The effects of UV radiation on tire deterioration and pollutant release on competition between Aedes albopictus and Culex pipiens mosquitoes
Although recycling programs have reduced stockpiles of scrap tires in the US, vast numbers of tires are still deposited throughout landscapes nationwide. In Maryland, over 5.5 million disused tires require proper disposal each year. Many scrap tires are illegally dumped in peridomestic areas. Among the most important environmental impacts from tires is their degradation when exposed to ultraviolet (UV) radiation, and the resultant leaching of numerous soluble inorganic (e.g., in particular, zinc) and organic contaminants. Studies have shown clear toxicological effects of tire leachate on a few focal aquatic taxa, but there is a lack of knowledge on the effects of tire leachate on the most aquatic communities. This project investigates the relationship of scrap tire contamination on the ecologies of the invasive mosquito Aedes albopictus and the co-occurring resident mosquito Culex pipiens. A. albopictus competes for microbial food with the C. pipiens in water-holding containers throughout urban and rural landscapes. Specific objectives of this project were to: (1) Examine tire degradation under different UV radiation treatments in the laboratory (full sun, shade, and no UV conditions); (2) Assess effects of UV radiation on microbial growth and larvae development through metabolic rate measurements.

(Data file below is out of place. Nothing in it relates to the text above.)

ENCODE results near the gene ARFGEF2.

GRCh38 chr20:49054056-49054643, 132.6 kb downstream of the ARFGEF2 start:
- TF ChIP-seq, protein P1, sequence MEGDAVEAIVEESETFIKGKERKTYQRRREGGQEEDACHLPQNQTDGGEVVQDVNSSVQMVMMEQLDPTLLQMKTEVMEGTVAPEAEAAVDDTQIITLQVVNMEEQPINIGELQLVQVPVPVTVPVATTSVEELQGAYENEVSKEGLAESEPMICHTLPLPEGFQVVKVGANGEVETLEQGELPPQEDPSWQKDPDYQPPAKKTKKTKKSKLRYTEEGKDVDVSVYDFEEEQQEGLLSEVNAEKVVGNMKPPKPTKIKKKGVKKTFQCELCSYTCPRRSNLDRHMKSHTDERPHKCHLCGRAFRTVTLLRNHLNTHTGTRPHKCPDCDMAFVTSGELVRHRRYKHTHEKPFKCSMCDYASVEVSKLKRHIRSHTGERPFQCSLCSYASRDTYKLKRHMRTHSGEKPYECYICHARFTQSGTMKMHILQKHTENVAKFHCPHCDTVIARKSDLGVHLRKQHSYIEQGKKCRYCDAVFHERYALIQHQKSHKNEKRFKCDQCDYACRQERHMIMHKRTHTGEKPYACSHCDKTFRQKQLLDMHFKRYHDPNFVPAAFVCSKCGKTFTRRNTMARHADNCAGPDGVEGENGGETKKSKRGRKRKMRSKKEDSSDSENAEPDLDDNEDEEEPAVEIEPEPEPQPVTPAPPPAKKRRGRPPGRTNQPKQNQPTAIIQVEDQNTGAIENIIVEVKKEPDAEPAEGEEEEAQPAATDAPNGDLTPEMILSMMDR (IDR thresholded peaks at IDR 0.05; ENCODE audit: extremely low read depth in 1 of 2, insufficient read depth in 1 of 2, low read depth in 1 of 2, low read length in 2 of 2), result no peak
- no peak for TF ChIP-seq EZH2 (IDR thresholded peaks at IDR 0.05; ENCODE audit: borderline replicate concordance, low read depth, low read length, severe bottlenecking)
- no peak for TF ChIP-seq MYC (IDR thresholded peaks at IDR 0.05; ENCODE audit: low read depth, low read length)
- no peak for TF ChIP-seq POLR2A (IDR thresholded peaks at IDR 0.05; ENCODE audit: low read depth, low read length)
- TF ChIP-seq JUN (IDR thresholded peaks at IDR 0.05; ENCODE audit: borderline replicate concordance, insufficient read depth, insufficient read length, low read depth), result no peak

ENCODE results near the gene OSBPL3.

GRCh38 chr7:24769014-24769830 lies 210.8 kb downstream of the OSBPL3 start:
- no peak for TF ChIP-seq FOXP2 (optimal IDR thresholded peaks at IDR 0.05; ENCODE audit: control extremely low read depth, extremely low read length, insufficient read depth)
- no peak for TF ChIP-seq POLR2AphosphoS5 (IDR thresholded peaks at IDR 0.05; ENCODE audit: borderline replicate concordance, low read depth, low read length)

Discarded tires exposed to full sun conditions leached higher zinc concentrations than tires exposed to shade and no UV conditions, after 150 days of exposure to treatments. Both, A. albopictus and C. pipiens larval metabolic rates were higher under full sun conditions than shade and no UV conditions. Metabolic rate of microbial communities is greater under no UV conditions, and lowest under full sun conditions. These findings suggest that larvae of both species are likely expending higher energy browsing food resources, development, and maintenance under full sun conditions. Survival for both species were lowest under full sun than shade and no UV conditions, and A. albopictus had consistently higher survival than C. pipiens across all UV conditions. These results show clear effects of UV conditions on tire deteriation, microbial production, and mosquito larval development and survival. Because A. albopictus and C. pipiens often co-occur in the same individual tire habitat and compete for microbial resources, tires provide ideal model systems for testing the effects of a habitat gradient (environmental toxin) on the outcome of competition. Ongoing experiments are testing of the effects of tire degradation, under different UV conditions, on interspecific resource competition between A. albopictus and C. pipiens.